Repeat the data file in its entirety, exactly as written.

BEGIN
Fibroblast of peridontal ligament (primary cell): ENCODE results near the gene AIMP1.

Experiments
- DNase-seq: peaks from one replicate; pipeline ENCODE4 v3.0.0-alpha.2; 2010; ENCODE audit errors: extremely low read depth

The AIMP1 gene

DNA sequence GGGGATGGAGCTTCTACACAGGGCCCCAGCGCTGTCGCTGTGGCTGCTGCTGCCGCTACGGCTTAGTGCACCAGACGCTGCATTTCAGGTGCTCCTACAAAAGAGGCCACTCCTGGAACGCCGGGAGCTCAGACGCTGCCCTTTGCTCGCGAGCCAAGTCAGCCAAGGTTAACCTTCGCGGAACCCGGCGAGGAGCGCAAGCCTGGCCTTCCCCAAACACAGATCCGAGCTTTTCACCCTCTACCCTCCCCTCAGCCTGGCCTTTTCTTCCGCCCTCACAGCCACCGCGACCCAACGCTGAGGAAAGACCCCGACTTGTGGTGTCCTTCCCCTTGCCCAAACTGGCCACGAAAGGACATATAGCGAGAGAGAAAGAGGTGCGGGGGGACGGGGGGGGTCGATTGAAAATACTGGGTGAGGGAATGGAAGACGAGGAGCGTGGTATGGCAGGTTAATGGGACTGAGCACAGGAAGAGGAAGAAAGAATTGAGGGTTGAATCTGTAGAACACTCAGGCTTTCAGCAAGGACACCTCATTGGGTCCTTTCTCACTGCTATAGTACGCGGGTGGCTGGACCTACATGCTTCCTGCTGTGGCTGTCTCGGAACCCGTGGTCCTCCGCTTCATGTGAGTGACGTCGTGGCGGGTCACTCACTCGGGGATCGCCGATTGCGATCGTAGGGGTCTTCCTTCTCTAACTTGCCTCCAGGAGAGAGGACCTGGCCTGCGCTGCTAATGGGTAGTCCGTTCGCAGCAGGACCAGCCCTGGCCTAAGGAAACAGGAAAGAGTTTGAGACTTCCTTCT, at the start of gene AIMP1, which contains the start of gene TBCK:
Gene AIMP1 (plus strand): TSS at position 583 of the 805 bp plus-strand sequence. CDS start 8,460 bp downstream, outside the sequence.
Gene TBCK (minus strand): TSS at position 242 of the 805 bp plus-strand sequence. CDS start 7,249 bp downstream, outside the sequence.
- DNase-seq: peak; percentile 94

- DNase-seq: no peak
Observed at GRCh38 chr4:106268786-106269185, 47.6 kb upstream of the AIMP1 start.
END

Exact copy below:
Fibroblast of peridontal ligament (primary cell): ENCODE results near the gene AIMP1.

Experiments
- DNase-seq: peaks from one replicate; pipeline ENCODE4 v3.0.0-alpha.2; 2010; ENCODE audit errors: extremely low read depth

The AIMP1 gene

DNA sequence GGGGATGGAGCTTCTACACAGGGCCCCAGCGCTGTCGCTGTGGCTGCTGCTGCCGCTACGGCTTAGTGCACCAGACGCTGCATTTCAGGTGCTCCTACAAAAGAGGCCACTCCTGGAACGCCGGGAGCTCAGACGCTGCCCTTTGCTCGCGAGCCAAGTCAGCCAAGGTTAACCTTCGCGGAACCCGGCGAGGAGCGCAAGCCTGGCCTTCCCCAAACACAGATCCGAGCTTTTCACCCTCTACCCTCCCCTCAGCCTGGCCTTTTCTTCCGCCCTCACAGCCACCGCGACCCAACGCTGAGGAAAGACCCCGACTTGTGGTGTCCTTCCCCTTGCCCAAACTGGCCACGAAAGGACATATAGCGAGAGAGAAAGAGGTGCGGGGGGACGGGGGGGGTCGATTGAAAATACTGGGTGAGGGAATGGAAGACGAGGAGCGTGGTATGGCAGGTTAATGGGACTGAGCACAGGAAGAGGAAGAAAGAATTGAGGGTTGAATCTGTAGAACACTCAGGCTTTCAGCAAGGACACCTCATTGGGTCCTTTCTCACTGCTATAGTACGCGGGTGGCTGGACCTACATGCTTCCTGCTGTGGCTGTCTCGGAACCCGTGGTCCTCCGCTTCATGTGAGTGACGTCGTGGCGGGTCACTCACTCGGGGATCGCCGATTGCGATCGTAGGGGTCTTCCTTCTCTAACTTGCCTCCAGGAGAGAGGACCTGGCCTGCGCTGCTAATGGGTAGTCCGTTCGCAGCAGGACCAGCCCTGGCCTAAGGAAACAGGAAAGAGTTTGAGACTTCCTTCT, at the start of gene AIMP1, which contains the start of gene TBCK:
Gene AIMP1 (plus strand): TSS at position 583 of the 805 bp plus-strand sequence. CDS start 8,460 bp downstream, outside the sequence.
Gene TBCK (minus strand): TSS at position 242 of the 805 bp plus-strand sequence. CDS start 7,249 bp downstream, outside the sequence.
- DNase-seq: peak; percentile 94

- DNase-seq: no peak
Observed at GRCh38 chr4:106268786-106269185, 47.6 kb upstream of the AIMP1 start.